Adler vs. Shields Preview

By Caryn A. Tate on August 3, 2017
Adler vs. Shields Preview
If Claressa tries too hard to play to the crowd and get a KO, Adler could make her pay.

Since turning pro, Claressa Shields has continued to impress and has done what she’s supposed to do: win…

On Friday, August 4, WBC super middleweight world female champion Nikki Adler (16-0, 9 KOs) will take on Claressa “T-Rex” Shields (3-0, 1 KO) on SHOWTIME’s ShoBox series. The vacant IBF super middleweight female world title will also be up for grabs. It’s a great match-up between a seasoned champion and a young two-time Olympic Gold Medalist. Shields is challenging for a world title in only her fourth professional fight—should she win, it will be a loud statement to the entire sport of boxing.

But Shields winning isn’t a given here. Adler, who has been the WBC champion for nearly four years, is a solid fighter with good fundamentals that she puts to use. Also, a note about her record: In the current state of women’s boxing, an undefeated record is uncommon and typically indicates amateur experience—which many female fighters don’t have. Similar to professional boxing in Mexico, many fighters “learn on the job” during their pro career. Hence the sometimes deceiving number of losses on a fighter’s pro record.

Adler is no exception—she had a solid amateur career, resulting in 24 wins and 5 losses. She won the International German Championship in 2004, 2007, 2008, 2009, and 2010, as well as the Croatian Championship in 2008.

Claressa Shields, on the other hand, achieved the highest level possible in her amateur career when she won Olympic Gold twice: once in 2012, the first year women were allowed to compete in boxing at the Olympics, and again in 2016. Her amateur record stands at 78 wins with only a single loss.

As an amateur, Shields’ technique was a thing of beauty and nearly flawless. She showed great defense and punishing offense, often looking like a cross between a young Floyd Mayweather Jr. and a prime Roy Jones Jr. with her flashy yet very effective skills. It often appeared she was going to knock out her opposition even with headgear on—if it weren’t for the headgear and the two minute rounds, she very likely would have achieved more knockouts than the 19 she got as an amateur.

Since turning pro, Claressa has continued to impress and has done what she’s supposed to do: win. But in her first three fights, she tended to throw wild punches and seemed to have a tendency to go to war more than box. Her punch selection was often composed of too many wide, looping shots, which don’t take advantage of her lightning fast hands. With Shields’ hand speed, when she throws straight, she’s not likely to miss.

In her last fight, versus Sydney LeBlanc (4-2-1), Shields started out in a similar, wild fashion. But her coach, Jason Crutchfield, shouted the occasional instruction to her, and she listened—this made all the difference. He reminded her to use fundamentals like the jab, and as soon as she did it, it turned the bout from an unnecessary war (albeit one Shields was dominating) into a display of beautiful boxing and a clear gulf in ability. Hopefully Shields and Crutchfield are prepared to use the two-time Olympic Gold Medalist’s superb skills and ring IQ in the fight Friday with Adler, because she’s going to need them.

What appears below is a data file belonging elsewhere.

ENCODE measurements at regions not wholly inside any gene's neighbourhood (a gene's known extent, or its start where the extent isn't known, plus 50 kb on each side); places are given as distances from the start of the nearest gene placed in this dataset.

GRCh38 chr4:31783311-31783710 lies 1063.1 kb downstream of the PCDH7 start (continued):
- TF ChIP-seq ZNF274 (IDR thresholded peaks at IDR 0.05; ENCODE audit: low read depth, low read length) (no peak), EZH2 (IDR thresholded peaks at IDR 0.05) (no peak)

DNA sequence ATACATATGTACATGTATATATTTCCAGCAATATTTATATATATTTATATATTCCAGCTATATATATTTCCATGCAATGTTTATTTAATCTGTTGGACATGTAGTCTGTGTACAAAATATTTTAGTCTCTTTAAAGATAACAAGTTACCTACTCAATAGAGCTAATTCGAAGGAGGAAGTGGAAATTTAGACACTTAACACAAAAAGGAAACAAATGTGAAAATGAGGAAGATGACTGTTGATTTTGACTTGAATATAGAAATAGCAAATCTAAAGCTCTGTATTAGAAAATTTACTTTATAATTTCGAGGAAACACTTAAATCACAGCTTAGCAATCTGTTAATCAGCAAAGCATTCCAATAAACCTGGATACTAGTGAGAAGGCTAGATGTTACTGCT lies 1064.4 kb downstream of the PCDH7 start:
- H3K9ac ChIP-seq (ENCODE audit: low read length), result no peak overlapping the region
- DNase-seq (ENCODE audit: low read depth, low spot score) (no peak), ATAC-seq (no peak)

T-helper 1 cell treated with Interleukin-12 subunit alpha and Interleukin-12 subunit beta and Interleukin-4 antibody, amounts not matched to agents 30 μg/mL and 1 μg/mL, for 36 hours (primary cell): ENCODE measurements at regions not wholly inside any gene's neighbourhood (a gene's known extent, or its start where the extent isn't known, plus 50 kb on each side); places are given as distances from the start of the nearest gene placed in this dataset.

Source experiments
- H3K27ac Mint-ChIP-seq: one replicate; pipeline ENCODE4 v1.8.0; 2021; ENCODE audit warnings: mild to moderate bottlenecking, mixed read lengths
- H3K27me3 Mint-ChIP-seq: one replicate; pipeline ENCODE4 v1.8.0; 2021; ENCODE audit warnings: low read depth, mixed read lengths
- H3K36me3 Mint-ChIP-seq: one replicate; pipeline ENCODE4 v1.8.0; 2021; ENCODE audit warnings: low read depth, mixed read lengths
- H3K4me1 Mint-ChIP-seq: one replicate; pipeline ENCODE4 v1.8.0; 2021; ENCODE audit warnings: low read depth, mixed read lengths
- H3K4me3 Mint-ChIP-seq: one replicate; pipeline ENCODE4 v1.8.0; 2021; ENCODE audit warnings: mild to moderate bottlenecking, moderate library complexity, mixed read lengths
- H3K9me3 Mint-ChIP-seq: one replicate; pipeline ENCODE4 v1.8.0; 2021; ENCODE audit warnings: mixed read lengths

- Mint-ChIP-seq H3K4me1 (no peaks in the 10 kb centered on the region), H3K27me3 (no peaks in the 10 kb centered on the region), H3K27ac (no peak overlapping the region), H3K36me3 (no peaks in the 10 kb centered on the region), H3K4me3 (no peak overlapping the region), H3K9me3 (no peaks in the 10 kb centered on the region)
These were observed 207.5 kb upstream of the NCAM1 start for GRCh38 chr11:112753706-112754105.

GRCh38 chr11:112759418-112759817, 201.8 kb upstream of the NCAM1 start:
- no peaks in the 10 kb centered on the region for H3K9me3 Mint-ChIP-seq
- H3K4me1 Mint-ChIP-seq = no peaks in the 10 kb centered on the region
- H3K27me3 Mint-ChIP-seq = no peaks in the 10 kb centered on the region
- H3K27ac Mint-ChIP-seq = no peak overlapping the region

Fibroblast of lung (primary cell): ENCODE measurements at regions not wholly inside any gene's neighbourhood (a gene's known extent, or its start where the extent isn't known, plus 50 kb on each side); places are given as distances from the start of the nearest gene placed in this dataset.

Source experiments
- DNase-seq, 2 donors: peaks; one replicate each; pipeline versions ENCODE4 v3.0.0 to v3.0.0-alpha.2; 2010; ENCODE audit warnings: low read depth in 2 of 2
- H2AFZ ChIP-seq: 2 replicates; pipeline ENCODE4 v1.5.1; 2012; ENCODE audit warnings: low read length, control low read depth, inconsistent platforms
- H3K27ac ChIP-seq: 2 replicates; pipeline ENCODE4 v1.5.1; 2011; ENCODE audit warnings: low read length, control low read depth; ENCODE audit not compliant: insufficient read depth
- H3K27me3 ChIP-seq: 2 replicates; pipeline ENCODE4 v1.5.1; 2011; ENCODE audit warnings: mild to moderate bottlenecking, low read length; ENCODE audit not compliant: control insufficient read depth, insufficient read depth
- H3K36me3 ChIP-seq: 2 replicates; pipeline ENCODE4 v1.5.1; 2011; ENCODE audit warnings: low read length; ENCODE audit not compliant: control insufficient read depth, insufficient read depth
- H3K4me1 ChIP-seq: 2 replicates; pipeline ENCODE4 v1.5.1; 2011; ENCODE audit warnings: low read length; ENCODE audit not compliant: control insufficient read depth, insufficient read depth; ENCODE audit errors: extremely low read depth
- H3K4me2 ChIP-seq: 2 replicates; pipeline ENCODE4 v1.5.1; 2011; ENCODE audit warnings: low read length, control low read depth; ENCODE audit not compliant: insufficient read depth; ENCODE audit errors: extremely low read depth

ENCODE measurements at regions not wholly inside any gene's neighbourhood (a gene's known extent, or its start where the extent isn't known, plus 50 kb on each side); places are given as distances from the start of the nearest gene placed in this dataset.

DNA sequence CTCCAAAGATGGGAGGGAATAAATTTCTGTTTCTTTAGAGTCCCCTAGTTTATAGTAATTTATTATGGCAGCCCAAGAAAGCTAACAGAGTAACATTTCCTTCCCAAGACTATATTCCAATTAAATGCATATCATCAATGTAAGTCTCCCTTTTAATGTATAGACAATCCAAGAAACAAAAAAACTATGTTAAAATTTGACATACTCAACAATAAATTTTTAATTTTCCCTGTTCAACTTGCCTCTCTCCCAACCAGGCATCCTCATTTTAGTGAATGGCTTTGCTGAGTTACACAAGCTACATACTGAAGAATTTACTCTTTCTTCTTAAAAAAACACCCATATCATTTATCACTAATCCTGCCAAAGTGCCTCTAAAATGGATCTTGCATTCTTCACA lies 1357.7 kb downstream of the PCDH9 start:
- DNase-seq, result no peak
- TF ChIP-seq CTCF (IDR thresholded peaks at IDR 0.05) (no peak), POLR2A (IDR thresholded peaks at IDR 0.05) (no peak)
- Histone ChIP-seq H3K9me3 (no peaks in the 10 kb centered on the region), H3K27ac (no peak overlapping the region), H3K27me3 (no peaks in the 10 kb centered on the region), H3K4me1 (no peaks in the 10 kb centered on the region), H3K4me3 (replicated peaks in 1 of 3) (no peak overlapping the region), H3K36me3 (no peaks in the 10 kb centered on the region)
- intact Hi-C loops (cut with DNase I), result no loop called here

If Shields keeps a cool head, doesn’t go to war with Adler, and boxes the way she knows how, she should win the fight. When she keeps her technique tight and efficient, there isn’t a champion in women’s boxing near the super middleweight division who should be able to beat her.

But if Claressa tries too hard to play to the crowd and get a knockout, Adler could make her pay. The WBC super middleweight champion isn’t flashy, but she is sound—she uses her jab effectively, often doubling or tripling it and hiding her power hand behind it, and moves fairly well on her feet. She keeps a level head and fights smart; not only does she use the golden ticket, the jab, but she also makes up for her relatively slow hands by typically firing straight. This is another reason Shields needs to be sure not to throw too many looping punches—if she fires straight, there’s no doubt she gets there first.

It’s likely Adler gives Shields more of a challenge than she’s had since turning pro. I suspect Claressa will have to think in there, and show more of her winning mentality and discipline than perhaps we’ve seen since the Olympics. That’s a good thing for both the fans, who want to see fighters challenged, but also for Shields, to help keep her learning and sharp.

It would be a mistake to overlook Adler, who had a good amateur run and has had an impressive professional career. Fundamentals are a key ingredient to winning tough fights, and Nikki has those. Plus, the champion is no stranger to fighting away from her adoptive home country of Germany—while this will be her first pro fight in the United States, she has fought in Russia three times. So it’s unlikely she’ll have visitor jitters.

Adler vs. Shields is an enticing bout that will likely help garner women’s boxing more of the attention it deserves. In all likelihood, Shields pulls out the win in an exciting fight; but it’s highly doubtful she walks through Adler, who has the experience to possibly throw a hitch into things.

Follow Caryn A. Tate on Twitter@carynatate

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  1. The Barker 01:23pm, 08/04/2017

    Looking forward to this one.

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